Union wants quick action for 400 car-component workers

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Union wants quick action for 400 car-component workers

Four hundred workers at a an Albury car components plant have been stood down without pay after the company went into receivership yesterday — and their union wants quick action on government support.

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Four hundred workers at a an Albury car components plant have been stood down without pay after the company went into receivership yesterday — and their union wants quick action on government support.
 
The company, Drivetrain Systems International (DSI), makes automatic transmissions and is a victim of the sudden decline in the automotive industry. It recently lost a contract with Korean company SsangYong.
 
Decline in sales
 
The AMWU vehicle division assistant federal secretary, Dave Smith, said that loss, along with the decline in vehicle sales and production both in Australia and overseas, has cost the company dearly.
 
‘These workers need to be able to claim their entitlements and have fast access to Centrelink,’ Smith said. ‘They need to put food on the table and pay their mortgages and rent.'
 
‘The union will be contacting Federal and State politicians to make sure that all that can be done will be done for these workers, and that this will happen quickly.’
 
Maintain production
 
Smith said the receivers have told the union they are hopeful of making arrangements to maintain some production within the next few weeks, but much was dependent on Ford Australia and DSI’s component suppliers.
 
‘We believe that even if production does resume, about 200 workers will not have jobs to return to,’ he said. ‘We also understand that there is not enough money potentially to pay the workers their entitlements.'
 
‘These workers need the Government to take action to make sure that the usual red tape is short-circuited so that these workers are not reliant on charity.’
 
He said the union will work with the receivers, Ford and DSI’s component suppliers to make sure that the plant, one of the largest employers in Albury, is up and running.
 
Renewed call for protection scheme
 
The DSI situation caused AMWU national secretary Dave Oliver to renew his calls for a universal entitlements protection scheme that pays one hundred cents in the dollar of entitlements owed to workers at the time of redundancy.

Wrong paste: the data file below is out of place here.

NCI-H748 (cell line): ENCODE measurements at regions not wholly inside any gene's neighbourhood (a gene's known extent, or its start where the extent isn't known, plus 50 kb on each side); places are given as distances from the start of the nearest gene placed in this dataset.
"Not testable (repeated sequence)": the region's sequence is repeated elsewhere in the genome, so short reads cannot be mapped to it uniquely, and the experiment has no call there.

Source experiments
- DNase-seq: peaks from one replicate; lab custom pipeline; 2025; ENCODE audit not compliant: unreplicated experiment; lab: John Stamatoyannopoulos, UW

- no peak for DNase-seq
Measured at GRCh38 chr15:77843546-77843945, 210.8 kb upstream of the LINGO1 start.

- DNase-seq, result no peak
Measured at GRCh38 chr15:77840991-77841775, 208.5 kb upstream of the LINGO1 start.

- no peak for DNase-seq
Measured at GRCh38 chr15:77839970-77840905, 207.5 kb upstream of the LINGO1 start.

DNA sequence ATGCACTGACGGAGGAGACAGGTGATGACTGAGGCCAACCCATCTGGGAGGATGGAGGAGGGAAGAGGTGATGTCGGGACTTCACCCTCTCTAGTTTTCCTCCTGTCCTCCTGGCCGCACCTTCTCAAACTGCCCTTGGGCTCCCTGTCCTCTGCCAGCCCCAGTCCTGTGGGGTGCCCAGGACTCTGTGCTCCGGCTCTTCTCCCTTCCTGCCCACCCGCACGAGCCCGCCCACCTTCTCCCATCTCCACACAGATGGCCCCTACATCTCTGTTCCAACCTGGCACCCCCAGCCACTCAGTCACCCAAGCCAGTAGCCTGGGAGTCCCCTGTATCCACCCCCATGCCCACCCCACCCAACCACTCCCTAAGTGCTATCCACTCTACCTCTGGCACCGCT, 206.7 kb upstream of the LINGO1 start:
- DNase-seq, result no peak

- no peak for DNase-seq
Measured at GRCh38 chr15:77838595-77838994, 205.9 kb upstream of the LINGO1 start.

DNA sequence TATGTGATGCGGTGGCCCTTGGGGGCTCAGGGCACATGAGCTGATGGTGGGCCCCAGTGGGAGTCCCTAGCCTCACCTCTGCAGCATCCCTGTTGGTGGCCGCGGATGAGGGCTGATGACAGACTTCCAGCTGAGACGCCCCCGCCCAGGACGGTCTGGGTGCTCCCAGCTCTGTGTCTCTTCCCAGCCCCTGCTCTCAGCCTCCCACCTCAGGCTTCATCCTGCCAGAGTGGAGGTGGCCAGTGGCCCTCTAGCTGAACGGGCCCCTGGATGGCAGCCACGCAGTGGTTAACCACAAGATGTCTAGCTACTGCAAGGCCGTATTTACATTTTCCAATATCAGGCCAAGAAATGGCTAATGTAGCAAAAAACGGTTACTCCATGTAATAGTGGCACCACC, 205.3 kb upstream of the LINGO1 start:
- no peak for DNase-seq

Oliver said that redundancy, annual leave and superannuation payments are often treated as unsecured, interest-free loans by employers — to the detriment and financial loss of their employees.
 
‘Many loyal workers who have been at companies for up to 20 years in some cases will have substantial redundancy or annual leave payments accrued,’ he said.
 
‘But if the company goes bust, employees have no guarantee that they will receive their entitlements in the rush to pay creditors and banks as priority.'
 
Use entitlements to survive
 
‘Employees often use their entitlements to survive whilst looking for new work, to feed the family or cover the mortgage payments in the period immediately after losing their job.'
 
‘Workers should not be forced to bear the brunt of the global financial crisis, which is why the AMWU is calling for a new system of income protection that guarantees 100% of accumulated employee entitlements.’
 
Oliver said a universal employee entitlements protection system could involve:
  • a universal insurance scheme to cover employee entitlements, to be developed and managed nationally or industry-by-industry.
  • a pay as you go contribution plan like those used in building/construction industries
  • legislation that ranks employee entitlements above secured creditors.
 
‘Workers are vulnerable in these difficult times, and in cases where they lose their jobs, they should have full access to their entitlements,’ Oliver said.
 
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